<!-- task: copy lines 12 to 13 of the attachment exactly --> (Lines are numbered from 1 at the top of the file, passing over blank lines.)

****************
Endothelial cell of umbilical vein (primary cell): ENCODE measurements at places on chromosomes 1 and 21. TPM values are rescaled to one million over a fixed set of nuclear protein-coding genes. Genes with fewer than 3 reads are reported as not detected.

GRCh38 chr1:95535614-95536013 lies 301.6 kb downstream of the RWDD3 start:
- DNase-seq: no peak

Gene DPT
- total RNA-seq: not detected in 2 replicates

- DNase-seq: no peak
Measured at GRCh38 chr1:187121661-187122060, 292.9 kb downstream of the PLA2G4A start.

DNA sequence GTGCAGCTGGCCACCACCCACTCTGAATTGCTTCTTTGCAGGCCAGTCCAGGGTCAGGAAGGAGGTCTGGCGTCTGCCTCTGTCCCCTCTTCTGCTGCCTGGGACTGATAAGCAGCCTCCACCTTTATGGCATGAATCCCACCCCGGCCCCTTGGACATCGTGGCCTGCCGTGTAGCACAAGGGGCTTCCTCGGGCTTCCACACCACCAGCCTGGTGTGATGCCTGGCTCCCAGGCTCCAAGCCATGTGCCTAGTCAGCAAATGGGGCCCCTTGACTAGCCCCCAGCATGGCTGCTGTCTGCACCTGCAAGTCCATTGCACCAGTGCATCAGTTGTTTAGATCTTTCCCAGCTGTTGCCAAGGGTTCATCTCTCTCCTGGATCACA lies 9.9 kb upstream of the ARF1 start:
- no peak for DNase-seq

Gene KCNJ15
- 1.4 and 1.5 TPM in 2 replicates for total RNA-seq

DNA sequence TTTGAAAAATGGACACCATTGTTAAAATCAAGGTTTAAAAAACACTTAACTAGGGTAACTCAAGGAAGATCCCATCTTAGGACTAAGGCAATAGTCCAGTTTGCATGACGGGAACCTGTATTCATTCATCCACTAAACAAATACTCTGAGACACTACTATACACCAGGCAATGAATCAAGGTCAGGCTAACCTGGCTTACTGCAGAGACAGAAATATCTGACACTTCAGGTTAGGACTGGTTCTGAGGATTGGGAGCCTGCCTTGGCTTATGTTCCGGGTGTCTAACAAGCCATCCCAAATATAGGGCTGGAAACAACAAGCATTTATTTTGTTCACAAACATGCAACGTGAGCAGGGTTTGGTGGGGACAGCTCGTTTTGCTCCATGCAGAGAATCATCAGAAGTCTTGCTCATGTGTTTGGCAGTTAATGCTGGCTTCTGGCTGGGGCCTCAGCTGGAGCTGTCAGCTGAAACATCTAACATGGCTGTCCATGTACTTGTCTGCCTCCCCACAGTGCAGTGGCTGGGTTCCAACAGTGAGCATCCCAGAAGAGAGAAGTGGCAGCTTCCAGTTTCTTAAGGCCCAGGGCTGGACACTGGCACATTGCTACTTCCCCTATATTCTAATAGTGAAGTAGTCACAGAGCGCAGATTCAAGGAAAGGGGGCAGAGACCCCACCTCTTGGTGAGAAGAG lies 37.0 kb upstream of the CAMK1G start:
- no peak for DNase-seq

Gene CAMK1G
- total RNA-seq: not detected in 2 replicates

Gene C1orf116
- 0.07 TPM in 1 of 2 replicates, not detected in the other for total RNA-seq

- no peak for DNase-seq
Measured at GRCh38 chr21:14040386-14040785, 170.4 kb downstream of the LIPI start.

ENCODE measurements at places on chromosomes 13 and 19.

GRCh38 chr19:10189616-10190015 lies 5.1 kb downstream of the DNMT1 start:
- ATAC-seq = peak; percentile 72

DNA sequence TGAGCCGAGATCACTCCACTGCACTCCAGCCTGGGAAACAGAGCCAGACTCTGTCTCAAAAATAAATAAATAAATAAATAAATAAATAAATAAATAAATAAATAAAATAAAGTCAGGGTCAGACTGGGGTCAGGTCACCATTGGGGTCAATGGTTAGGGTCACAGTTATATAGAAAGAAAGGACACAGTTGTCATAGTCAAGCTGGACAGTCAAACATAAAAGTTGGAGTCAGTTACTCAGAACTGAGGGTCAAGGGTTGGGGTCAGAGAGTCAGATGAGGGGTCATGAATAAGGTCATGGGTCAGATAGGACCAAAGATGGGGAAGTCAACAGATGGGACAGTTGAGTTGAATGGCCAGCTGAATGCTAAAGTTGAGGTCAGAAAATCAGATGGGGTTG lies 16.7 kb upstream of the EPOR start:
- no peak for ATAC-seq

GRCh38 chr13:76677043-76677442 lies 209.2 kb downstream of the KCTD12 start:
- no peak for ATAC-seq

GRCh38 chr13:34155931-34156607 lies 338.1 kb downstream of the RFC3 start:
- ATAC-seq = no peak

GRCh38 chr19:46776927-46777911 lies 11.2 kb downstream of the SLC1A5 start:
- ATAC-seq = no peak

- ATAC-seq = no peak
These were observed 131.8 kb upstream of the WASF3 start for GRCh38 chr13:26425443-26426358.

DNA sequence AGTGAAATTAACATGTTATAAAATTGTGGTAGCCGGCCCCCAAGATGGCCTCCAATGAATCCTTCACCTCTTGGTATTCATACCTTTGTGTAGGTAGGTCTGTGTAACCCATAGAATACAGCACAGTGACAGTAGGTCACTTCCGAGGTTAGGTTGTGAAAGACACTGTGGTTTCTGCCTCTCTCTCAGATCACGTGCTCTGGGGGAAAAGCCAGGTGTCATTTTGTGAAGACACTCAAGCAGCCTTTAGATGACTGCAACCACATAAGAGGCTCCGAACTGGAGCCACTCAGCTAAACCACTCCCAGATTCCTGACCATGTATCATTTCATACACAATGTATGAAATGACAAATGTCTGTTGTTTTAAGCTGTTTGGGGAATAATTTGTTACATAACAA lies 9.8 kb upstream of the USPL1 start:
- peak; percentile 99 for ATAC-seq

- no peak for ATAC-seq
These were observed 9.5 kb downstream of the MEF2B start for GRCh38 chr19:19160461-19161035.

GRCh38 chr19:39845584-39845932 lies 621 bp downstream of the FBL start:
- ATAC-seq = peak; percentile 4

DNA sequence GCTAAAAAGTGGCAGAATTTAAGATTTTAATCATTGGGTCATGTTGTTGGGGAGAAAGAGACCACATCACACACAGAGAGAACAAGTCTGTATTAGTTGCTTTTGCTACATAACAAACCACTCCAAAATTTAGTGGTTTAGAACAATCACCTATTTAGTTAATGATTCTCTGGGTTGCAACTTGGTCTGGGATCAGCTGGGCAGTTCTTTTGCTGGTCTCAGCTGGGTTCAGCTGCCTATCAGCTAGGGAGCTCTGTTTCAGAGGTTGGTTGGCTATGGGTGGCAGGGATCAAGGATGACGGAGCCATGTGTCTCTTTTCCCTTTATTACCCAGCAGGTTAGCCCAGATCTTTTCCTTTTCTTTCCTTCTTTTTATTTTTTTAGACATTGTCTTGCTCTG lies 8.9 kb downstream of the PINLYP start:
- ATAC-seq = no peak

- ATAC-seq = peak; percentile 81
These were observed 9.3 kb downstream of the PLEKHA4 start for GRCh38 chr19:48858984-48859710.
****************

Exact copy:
DNA sequence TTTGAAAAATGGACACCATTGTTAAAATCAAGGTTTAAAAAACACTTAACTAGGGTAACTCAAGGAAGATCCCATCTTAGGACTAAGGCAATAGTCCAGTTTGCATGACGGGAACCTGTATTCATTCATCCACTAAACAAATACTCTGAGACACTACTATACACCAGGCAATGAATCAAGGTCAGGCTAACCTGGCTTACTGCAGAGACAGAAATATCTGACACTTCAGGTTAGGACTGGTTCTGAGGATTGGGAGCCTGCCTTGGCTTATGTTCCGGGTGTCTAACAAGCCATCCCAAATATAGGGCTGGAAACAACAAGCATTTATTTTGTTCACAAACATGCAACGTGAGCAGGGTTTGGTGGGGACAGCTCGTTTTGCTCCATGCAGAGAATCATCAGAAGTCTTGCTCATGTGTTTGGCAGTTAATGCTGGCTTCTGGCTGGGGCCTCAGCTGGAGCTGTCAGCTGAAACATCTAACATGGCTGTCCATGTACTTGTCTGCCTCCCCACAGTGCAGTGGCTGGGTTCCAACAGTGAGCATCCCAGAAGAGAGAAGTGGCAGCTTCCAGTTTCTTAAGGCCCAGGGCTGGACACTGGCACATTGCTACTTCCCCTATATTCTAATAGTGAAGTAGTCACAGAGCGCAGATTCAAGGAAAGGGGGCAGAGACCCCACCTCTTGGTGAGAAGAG lies 37.0 kb upstream of the CAMK1G start:
- no peak for DNase-seq